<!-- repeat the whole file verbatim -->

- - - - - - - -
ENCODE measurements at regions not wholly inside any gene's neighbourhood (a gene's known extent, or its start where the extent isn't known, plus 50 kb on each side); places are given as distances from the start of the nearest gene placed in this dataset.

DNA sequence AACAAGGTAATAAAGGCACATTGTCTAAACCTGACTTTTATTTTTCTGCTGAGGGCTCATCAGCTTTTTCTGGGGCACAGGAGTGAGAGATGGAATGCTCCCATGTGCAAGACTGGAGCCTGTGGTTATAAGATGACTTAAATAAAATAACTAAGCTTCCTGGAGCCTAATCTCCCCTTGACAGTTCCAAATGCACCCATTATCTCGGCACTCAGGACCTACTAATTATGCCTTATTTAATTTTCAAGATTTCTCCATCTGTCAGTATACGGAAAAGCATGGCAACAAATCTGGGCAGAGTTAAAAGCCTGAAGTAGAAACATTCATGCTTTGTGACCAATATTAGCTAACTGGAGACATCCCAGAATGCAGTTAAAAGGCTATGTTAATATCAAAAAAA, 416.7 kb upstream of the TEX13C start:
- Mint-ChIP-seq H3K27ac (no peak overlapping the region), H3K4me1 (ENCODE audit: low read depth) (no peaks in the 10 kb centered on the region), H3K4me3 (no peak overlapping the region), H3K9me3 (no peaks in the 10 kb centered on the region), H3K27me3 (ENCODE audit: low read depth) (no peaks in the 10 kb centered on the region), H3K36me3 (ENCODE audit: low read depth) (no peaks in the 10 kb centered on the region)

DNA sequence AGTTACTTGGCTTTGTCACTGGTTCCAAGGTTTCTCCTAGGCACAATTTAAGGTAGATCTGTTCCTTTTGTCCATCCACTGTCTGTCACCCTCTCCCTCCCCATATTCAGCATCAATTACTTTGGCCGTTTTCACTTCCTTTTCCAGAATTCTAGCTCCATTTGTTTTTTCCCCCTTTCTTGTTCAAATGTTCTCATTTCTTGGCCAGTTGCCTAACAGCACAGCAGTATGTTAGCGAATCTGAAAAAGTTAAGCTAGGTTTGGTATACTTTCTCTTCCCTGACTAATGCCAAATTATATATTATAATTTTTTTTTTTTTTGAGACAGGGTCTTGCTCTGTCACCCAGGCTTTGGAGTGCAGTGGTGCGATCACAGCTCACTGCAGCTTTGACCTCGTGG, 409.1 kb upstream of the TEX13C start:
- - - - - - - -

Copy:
ENCODE measurements at regions not wholly inside any gene's neighbourhood (a gene's known extent, or its start where the extent isn't known, plus 50 kb on each side); places are given as distances from the start of the nearest gene placed in this dataset.

DNA sequence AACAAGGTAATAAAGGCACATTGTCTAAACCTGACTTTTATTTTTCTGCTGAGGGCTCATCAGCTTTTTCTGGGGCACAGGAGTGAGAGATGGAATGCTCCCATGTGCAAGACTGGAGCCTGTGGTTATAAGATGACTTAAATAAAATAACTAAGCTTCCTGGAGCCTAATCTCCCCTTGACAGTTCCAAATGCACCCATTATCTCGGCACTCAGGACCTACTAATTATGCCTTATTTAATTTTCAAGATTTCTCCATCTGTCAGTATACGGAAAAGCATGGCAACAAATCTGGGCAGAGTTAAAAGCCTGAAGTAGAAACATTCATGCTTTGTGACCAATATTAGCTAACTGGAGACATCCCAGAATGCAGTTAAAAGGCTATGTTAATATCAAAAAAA, 416.7 kb upstream of the TEX13C start:
- Mint-ChIP-seq H3K27ac (no peak overlapping the region), H3K4me1 (ENCODE audit: low read depth) (no peaks in the 10 kb centered on the region), H3K4me3 (no peak overlapping the region), H3K9me3 (no peaks in the 10 kb centered on the region), H3K27me3 (ENCODE audit: low read depth) (no peaks in the 10 kb centered on the region), H3K36me3 (ENCODE audit: low read depth) (no peaks in the 10 kb centered on the region)

DNA sequence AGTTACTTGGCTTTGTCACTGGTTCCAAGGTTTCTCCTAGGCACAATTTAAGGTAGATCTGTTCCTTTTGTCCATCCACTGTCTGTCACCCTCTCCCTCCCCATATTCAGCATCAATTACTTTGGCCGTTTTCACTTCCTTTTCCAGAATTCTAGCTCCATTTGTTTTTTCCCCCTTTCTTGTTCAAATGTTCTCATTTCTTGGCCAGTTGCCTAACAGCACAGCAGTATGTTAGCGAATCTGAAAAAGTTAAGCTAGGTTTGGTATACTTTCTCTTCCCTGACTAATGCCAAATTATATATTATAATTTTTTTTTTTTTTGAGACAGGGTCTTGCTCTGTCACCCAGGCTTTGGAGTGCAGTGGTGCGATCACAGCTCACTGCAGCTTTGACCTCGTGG, 409.1 kb upstream of the TEX13C start: